Momofuku Crack Pie

If I ever visited New York agin, I would definitely, 100% make a trip down whether rain or shine to Momofuku milk bar. I have heard so many stories about their famous crack pie. Have read their books so many times and in my mind wanted to attempt all their dessert recipes.

Today was the day, I finally got my cranky act together and decided to bake a Crack pie. The story behind the name was pretty interesting ( Grab a copy of the book – please do and enjoy!). Basically, to cut the story short. Everyone wanted a slice of the “gooey pie” that Christina Tosi baked and so they did. In the end, everyone was high on sugar and crashed. That was how the name “crack pie” came about. I ate a slice and was high the entire night.

I did it over 2 days as I did not have the luxury of time. Plus the pie needs to refrigerate overnight to set so it taste more delicious. haha On day1, I did the oatmeal cookie base! A cookie + a gooey pie. What more can you ask for!! Second day, I assembled the filling and baked it to be set ready for the mega cookout the next day.

My first thought when I read about this pie was ” Pretty Interesting, I’ll need to attempt this one day”. When my eye scrolled further down to the ingredients in the recipe, i thought to myself ” maybe this is more suited for a party where everyone gets to share the fats”. After tasting it, I thought to myself ” DANG! if I wasn’t worried about my health, I would have eaten the whole damn thing with a tub of chocolate ice cream and a big bottle of speculoos spread!”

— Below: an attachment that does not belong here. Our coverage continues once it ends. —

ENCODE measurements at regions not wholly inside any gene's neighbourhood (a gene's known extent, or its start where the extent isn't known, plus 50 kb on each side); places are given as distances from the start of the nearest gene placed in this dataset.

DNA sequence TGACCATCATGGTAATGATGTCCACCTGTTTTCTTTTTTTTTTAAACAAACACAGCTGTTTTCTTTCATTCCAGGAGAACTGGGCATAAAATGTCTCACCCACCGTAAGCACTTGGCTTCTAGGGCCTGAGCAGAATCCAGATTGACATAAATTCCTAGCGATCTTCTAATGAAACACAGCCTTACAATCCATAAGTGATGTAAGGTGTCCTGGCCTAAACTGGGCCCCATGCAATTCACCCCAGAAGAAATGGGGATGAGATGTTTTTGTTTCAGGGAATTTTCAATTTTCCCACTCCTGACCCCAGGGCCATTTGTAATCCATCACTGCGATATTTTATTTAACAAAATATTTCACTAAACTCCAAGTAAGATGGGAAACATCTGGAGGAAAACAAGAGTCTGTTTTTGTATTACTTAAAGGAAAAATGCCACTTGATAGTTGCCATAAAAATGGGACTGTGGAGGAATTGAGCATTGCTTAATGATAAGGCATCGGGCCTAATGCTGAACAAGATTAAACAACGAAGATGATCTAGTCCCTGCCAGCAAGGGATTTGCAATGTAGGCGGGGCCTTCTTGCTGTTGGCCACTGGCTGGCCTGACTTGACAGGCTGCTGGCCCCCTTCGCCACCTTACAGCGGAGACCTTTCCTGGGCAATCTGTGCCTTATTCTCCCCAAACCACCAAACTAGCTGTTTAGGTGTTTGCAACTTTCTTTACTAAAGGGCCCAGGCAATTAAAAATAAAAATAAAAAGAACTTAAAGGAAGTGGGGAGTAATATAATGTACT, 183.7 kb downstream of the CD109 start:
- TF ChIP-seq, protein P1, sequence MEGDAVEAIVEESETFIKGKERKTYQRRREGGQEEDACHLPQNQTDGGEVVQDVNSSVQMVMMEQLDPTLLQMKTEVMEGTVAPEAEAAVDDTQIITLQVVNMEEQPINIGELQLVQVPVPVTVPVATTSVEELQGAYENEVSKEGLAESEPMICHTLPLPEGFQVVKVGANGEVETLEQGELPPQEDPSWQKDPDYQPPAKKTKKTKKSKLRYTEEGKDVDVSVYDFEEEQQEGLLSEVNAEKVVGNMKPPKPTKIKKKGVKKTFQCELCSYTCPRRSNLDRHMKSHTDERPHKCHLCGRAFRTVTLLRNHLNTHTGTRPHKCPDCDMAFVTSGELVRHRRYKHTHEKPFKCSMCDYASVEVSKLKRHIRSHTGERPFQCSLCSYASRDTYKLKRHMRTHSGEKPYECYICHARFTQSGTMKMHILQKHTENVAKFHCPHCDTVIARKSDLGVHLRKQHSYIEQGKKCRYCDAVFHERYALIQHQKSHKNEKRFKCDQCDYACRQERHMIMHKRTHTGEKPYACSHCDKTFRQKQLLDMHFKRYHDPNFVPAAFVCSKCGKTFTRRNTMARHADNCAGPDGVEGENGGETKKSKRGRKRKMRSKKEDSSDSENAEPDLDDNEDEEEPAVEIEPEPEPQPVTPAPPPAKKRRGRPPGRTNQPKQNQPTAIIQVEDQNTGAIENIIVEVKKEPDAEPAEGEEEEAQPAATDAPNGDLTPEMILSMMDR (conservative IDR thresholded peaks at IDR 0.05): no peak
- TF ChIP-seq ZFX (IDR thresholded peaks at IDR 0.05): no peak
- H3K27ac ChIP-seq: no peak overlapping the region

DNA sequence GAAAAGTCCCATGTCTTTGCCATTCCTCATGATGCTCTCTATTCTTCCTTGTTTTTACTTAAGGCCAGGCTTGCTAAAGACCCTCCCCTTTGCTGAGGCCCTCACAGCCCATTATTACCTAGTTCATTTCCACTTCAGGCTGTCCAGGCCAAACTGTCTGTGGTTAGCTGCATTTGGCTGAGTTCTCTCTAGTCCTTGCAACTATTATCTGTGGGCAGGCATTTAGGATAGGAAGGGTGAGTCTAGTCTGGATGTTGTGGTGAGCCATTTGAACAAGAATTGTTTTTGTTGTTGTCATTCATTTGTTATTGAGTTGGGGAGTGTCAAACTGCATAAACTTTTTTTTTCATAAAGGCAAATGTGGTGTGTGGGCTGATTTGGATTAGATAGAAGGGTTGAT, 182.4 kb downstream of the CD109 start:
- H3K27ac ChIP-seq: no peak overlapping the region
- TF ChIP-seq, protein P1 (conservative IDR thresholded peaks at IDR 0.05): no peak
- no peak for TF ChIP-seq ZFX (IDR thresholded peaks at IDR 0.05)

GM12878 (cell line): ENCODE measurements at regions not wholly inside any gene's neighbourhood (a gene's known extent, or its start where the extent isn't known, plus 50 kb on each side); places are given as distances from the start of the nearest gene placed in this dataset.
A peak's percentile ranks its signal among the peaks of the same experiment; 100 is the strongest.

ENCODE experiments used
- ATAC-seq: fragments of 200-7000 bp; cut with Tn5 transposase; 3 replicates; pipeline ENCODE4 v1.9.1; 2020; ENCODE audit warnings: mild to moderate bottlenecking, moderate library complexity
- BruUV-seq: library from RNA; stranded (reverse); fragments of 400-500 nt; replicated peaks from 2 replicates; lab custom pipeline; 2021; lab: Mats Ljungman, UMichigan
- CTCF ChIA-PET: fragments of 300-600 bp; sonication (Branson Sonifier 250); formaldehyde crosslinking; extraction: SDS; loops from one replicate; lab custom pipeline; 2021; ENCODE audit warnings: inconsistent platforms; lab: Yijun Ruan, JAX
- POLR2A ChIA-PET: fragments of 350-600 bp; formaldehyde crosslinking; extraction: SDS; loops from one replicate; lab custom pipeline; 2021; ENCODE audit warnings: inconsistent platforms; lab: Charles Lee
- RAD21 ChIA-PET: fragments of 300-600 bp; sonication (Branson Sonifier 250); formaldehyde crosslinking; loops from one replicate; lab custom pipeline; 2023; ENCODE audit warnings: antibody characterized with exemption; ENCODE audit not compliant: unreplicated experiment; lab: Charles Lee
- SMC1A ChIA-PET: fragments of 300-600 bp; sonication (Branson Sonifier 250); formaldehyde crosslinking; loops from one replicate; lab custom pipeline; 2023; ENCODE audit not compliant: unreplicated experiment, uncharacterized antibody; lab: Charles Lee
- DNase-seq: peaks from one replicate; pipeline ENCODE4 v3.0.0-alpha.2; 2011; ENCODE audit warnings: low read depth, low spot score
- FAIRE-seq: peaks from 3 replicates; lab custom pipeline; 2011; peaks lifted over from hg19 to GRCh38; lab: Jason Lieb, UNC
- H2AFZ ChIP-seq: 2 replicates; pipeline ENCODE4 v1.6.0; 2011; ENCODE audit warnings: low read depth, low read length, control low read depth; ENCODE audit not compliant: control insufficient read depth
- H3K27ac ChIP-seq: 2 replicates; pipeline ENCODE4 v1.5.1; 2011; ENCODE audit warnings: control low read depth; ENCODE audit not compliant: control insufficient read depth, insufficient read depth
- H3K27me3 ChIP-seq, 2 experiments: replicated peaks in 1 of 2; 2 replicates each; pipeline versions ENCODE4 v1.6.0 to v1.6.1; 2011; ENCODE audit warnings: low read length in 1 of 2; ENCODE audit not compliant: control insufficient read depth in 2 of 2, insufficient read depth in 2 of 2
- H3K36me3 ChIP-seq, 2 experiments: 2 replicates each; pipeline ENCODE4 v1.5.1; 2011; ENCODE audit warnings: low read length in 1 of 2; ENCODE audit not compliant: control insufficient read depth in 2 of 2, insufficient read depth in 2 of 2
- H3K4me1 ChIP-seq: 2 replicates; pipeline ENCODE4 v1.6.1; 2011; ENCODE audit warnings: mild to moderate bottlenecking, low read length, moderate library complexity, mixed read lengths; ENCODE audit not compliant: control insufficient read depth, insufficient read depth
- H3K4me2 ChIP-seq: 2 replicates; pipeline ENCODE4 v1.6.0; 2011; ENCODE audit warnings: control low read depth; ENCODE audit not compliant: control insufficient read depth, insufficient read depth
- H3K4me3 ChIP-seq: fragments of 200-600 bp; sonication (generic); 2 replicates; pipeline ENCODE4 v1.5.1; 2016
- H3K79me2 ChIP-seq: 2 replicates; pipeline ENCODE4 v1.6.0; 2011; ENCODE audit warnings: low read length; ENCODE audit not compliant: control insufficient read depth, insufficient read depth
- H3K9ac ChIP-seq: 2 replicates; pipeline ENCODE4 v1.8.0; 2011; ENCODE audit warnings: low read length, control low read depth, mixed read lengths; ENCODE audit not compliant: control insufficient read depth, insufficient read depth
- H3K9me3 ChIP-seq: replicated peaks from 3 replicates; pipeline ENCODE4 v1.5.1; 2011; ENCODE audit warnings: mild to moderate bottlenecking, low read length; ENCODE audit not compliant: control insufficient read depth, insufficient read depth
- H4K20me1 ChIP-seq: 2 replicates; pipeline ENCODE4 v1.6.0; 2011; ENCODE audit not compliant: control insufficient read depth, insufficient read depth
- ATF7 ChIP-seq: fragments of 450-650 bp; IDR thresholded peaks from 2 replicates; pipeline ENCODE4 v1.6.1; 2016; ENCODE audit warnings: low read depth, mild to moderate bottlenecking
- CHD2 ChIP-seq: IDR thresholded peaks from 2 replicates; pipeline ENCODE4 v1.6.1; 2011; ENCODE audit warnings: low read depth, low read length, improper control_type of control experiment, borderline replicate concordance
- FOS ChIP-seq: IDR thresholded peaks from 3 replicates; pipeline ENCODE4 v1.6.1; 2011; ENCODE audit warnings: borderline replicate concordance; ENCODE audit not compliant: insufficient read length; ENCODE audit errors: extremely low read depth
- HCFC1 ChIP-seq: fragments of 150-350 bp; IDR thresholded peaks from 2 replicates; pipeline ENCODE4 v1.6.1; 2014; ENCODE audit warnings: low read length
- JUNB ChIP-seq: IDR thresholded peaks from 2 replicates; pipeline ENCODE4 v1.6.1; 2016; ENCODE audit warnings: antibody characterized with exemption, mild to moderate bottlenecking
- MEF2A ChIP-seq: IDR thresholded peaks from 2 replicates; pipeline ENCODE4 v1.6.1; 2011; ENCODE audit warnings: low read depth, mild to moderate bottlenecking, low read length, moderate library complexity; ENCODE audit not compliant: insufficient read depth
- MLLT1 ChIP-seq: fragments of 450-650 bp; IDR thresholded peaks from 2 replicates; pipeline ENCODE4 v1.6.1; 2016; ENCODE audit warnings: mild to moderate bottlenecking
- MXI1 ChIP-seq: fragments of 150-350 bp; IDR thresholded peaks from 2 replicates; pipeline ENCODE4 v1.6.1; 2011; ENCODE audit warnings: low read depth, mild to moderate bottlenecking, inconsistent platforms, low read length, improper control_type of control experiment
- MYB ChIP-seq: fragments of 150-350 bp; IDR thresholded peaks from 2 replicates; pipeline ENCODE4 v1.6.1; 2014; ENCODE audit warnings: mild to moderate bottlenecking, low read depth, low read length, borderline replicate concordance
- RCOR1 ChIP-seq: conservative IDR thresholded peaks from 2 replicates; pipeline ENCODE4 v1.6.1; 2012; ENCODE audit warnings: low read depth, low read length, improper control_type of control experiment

If you have not tasted a crack pie, good! Because I was one of them. My family didn’t even know what it was. They thought I was baking a crab pie when it came out from my mouth. This pie is a gooey buttery filling on top an oatmeal crusted pie. If you hate sweet stuff, you’ll probably wanna stay away from this.

Recipe adapted from Momofuku Milk Bar but my fav blogger browneyedbaker posted the same recipe. ( Makes 2 10″ pies)


For the Oat Cookie:

½ cup (113 grams) unsalted butter, at room temperature